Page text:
Elf on the Shelf has become a cultural phenomenon and a Christmas fixture for a great many families, with parents typically telling their children that the doll is Santa's little helper who monitors and reports kids' behavior during the holiday season.
But psychologists are warning that the cute tradition might actually be a bad influence on kids, specifically when it comes to reinforcing positive and negative behaviors.
"This is really not the way kids need to be told what to do and what not to do," Dr. Bilal Ghandour, a psychologist in Charlotte, North Carolina, told Time Warner Cable News. "It seems to undermine what the parents do. Here are the parents taking care of the kids for 50 weeks a year, and then for a couple of weeks you listen to Santa."
Rather than a litmus test for naughty and nice, Ghandour said that parents should use the elf, instead, as a game — one that doesn't tie the holiday symbol to punishment or reward.
And he isn't alone in his critiques. Dr. David Kyle Johnson penned a piece in 2012 for Psychology Today titled, "Let’s Bench The Elf on the Shelf," during which he, too, discussed the potential pitfalls of the children's tradition.
Johnson, who has also vocally argued against lying about Santa in the past, believes that the "Elf on the Shelf is basically a steroid shot for the Santa Lie."
"Your children rely on you to give them accurate information about the way the world is, and you should want them to trust and believe what you say," he wrote. "But finding out that you have been lying to them – and even been playing an elaborate joke on them … has the possibility of significantly eroding their ability to trust you."
Johnson argues that it is damaging to stop negative behavior with promising a future benefit for children, calling it an easy, but bad way to get kids in line.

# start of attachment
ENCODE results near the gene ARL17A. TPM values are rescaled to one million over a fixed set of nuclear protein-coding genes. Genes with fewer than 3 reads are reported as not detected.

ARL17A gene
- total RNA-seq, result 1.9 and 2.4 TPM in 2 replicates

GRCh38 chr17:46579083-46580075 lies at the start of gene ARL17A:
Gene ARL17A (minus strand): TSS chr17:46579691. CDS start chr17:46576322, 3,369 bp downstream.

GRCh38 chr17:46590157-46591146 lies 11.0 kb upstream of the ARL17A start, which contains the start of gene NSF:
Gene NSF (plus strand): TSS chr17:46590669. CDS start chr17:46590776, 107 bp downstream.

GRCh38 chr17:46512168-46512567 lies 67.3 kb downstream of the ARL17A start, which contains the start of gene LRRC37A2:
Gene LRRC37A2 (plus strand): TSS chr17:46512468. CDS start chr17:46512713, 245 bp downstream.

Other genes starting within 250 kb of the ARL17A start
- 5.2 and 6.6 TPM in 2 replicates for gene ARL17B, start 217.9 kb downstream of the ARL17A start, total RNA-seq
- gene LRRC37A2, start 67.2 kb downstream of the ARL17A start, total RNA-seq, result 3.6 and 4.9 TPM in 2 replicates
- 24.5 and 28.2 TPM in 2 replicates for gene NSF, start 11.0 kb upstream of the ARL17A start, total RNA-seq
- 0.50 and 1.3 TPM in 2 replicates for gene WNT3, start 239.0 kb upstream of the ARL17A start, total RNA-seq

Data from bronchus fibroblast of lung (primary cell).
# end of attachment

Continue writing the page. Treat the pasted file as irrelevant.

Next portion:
"Children need to learn self-control and to do the right thing for its own sake," he wrote. "But a child who behaves because the Elf on the Shelf is watching and will tell Santa — that child is learning the exact opposite: that how they behave should be dictated by the rewards they receive."
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The psychologist added that parents should consider what happens when children grow up and realize that behaving badly — stealing or lying — can also yield rewards.
Dr. Laura Pinto, a digital technology professor at the University of Ontario Institute of Technology in Oshawa, Canada, has also warned that Elf on the Shelf could make children more open to surveillance, sharing her views in a recent paper titled, "Who's the Boss."
"Although the Elf on the Shelf has received positive media attention and has been embraced by millions of parents and teachers, it nevertheless represents something disturbing and raises an important question," Pinto wrote. "When parents and teachers bring the Elf on the Shelf into homes and classrooms, are they preparing a generation of children to accept, not question, increasingly intrusive (albeit whimsically packaged) modes of surveillance?"
Others, of course, see no issue with the holiday token of cheer.
Read more about the debate here.